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    2021 Feb 11

    Black Voters Matter: A Post-Election Conversation

    4:30pm to 6:30pm

    Location: 

    Harvard Charles Warren Center for Studies in American History—Online

    Join a post-election conversation with Latosha Brown, Black Voters Matter) and Warren Center American Democracy Fellow. 

    Moderated by Khalil Gibran Muhammad, Professor of History, Race, and Public Policy, HKS; Suzanne Young Murray Professor, Radcliffe.

    Learn more and RSVP for Black Voters Matter: A Post-Election Conversation.

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    2021 Feb 10

    Enduring Unethical Lessons from the Past: Learning from the USPHS Syphilis Study at Tuskegee

    5:00pm to 6:00pm

    Location: 

    Harvard Medical School—Online

    The United States Public Health Service Syphilis Study at Tuskegee is used as a case study of the exploitation of communities of color at the hands of medical professionals. What are the lessons learned and how far has medical ethics really come in terms of the treatment of Black and other communities of color? Lillie Head, president of Voices for Our Fathers Legacy Foundation, and Riggins R. Earl, Jr...

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    2021 Feb 02

    Protest as Politics: African American Young Adults, Reimagining Democracy

    4:00pm to 5:00pm

    Location: 

    Radcliffe Institute for Advanced Study at Harvard—Online

    During these unprecedented times, we have watched young people—a great many of them African Americans—taking to the streets in all 50 states in support of justice for George Floyd and Breonna Taylor, while also seeking to address the current failures of policing, criminal justice, and the economy; as well as the existence of white supremacy and anti-Blackness. How does the precarious position of African American young adults facilitate a reimagining of democracy? What does this reimagining mean for American politics?

    ...

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    2021 Feb 01

    TCUP Conference: Why Is Ukraine a Democracy?

    Repeats every day until Fri Feb 05 2021 .
    12:00pm to 2:00pm

    12:00pm to 2:00pm
    12:00pm to 2:00pm
    12:00pm to 2:00pm
    12:00pm to 2:00pm

    Location: 

    Ukraine Research Institute at Harvard—Online

    Addressing the theme of Ukraine’s democracy in the past, present, and future, this conference is distinct from typical academic conferences. Rather than presenting papers, panelists will respond to a set of questions provided in advance by the moderator. Each panelist will discuss the same questions based on his or her expertise, followed by an open discussion with participants. All panels feature a combination of scholars and policy practitioners, creating a space for dialogue that extends beyond academia.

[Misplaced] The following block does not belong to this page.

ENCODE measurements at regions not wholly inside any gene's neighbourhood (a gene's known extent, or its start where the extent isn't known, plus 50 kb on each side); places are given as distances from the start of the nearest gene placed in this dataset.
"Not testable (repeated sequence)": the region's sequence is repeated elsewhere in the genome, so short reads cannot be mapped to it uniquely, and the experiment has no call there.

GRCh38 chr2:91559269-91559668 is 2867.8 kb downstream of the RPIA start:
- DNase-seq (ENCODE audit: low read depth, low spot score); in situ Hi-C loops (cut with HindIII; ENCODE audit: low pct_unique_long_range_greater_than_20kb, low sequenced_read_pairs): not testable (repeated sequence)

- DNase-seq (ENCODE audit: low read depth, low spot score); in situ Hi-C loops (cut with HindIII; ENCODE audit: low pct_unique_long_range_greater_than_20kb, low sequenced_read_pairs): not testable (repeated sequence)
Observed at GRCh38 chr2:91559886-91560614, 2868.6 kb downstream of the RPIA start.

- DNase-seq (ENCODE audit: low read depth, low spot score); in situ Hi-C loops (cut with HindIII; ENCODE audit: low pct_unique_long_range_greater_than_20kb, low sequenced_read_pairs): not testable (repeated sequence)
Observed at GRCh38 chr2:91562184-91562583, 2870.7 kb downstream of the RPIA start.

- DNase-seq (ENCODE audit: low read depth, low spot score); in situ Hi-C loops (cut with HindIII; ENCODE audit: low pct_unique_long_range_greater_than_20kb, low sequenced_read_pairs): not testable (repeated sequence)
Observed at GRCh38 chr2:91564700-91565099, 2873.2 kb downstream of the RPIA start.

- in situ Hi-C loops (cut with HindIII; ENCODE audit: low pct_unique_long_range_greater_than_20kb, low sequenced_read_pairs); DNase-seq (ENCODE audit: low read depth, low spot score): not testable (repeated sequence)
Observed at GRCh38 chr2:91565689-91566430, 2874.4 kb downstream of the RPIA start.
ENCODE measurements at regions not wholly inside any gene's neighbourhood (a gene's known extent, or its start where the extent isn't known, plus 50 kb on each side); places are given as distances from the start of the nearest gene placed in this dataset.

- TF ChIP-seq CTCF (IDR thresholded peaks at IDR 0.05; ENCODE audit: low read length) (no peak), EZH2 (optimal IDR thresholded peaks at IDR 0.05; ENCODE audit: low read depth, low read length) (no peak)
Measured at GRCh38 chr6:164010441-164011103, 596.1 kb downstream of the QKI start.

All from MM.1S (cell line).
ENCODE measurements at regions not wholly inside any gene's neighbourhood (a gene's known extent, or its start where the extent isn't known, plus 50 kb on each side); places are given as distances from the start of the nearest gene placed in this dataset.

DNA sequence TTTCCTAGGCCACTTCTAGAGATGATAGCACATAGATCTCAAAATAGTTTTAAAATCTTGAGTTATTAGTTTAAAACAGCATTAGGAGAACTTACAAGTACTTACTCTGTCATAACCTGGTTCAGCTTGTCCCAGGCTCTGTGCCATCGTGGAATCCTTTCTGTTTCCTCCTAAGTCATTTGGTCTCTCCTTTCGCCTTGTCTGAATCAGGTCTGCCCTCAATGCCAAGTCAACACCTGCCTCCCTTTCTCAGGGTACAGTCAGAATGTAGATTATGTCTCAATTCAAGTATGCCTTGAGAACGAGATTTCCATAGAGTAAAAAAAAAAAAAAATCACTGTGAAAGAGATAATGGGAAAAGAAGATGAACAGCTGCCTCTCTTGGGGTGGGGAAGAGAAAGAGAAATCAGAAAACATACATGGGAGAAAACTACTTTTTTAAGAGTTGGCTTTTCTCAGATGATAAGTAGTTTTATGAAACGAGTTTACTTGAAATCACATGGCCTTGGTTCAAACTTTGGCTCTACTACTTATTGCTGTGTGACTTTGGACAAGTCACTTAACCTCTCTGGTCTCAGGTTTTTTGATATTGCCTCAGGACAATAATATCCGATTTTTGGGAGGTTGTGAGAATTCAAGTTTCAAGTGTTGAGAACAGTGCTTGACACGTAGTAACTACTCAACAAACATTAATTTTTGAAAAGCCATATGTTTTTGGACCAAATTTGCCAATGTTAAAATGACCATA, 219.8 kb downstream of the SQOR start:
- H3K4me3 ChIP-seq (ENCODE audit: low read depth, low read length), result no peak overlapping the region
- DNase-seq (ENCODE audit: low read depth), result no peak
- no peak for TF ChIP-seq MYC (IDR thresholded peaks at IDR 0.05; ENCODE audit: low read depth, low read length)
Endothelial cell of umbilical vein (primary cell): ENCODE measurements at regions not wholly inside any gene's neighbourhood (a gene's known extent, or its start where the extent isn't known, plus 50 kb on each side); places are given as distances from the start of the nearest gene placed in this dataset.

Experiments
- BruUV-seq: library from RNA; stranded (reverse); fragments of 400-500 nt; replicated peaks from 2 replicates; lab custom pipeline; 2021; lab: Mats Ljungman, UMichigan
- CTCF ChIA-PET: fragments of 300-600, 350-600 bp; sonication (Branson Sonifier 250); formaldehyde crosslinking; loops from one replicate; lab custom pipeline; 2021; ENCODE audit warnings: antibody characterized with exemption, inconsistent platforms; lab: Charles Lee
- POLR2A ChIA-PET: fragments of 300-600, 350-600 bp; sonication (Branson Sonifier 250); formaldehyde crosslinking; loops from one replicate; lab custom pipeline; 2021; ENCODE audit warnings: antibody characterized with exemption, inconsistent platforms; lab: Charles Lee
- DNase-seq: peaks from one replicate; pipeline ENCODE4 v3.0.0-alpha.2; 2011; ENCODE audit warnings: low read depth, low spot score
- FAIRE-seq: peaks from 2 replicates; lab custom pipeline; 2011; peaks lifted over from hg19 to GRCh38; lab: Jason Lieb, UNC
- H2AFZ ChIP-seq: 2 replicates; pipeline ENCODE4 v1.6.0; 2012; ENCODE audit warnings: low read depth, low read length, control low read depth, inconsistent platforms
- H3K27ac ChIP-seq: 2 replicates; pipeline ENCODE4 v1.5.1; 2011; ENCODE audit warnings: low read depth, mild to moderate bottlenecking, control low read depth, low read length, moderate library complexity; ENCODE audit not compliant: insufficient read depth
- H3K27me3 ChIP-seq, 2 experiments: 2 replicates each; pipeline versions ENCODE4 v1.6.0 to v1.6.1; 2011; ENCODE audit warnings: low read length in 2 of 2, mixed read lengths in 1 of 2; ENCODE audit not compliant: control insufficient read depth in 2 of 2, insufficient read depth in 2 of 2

Dr. Francis Fukuyama will give the keynote address on Wednesday,...

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    2020 Dec 03

    Election 2020: Youth in Power

    6:00pm to 7:00pm

    Location: 

    Harvard Kennedy School—Online

    Join the Institute of Politics for a discussion on the unprecedented turnout and impact from young voters 18–29 years old.

    Ashley Allison, former National Coalitions Director for Biden for President, and Peter Hamby, host of Snapchat’s Good Luck America and contributing writer for Vanity Fair, will join in a conversation moderated by John Della Volpe, Director of Polling at the Institute of Politics who was on leave in the fall semester from the Harvard Youth Poll to advise the Biden-Harris campaign. They will examine Biden’s communications and organizing strategy from the end...

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    2020 Nov 18

    Reimagining Museums: Disruption and Change

    6:00pm to 7:00pm

    Location: 

    Peabody Museum of Archaeology & Ethnology—Online

    As museums have acknowledged their legacy as colonial institutions, many have reimagined their mission as agents of decolonization and social justice. The pandemic disruption, the Black Lives Matter movement, and other community issues are driving still more rapid and drastic changes and providing opportunities for reflection and growth.

    How can American museums—especially those that have strong relationships with Indigenous communities—respond to current national conditions of social unrest and political turmoil? How have New England museums fared and what is likely to happen...

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    2020 Nov 05

    Election 2020: What Just Happened?

    6:00pm to 7:00pm

    Location: 

    Harvard Kennedy School—Online

    The Institute of Politics hosts a panel of top political strategists to breakdown and analyze the results of the 2020 election. The conversation will be moderated by IOP Director Mark D. Gearan ’78, and feature former and current IOP Fellows Karen Finney, Senior Advisor for Communications and Political Outreach for Hillary Clinton’s 2016 presidential campaign, Scott Jennings, Senior Advisor to Senate Majority Leader Mitch McConnell, Robby Mook, Campaign Manager for Hillary Clinton's 2016 presidential campaign, and Alice Stewart, IOP Fall 2020 Fellow and Republican Communications...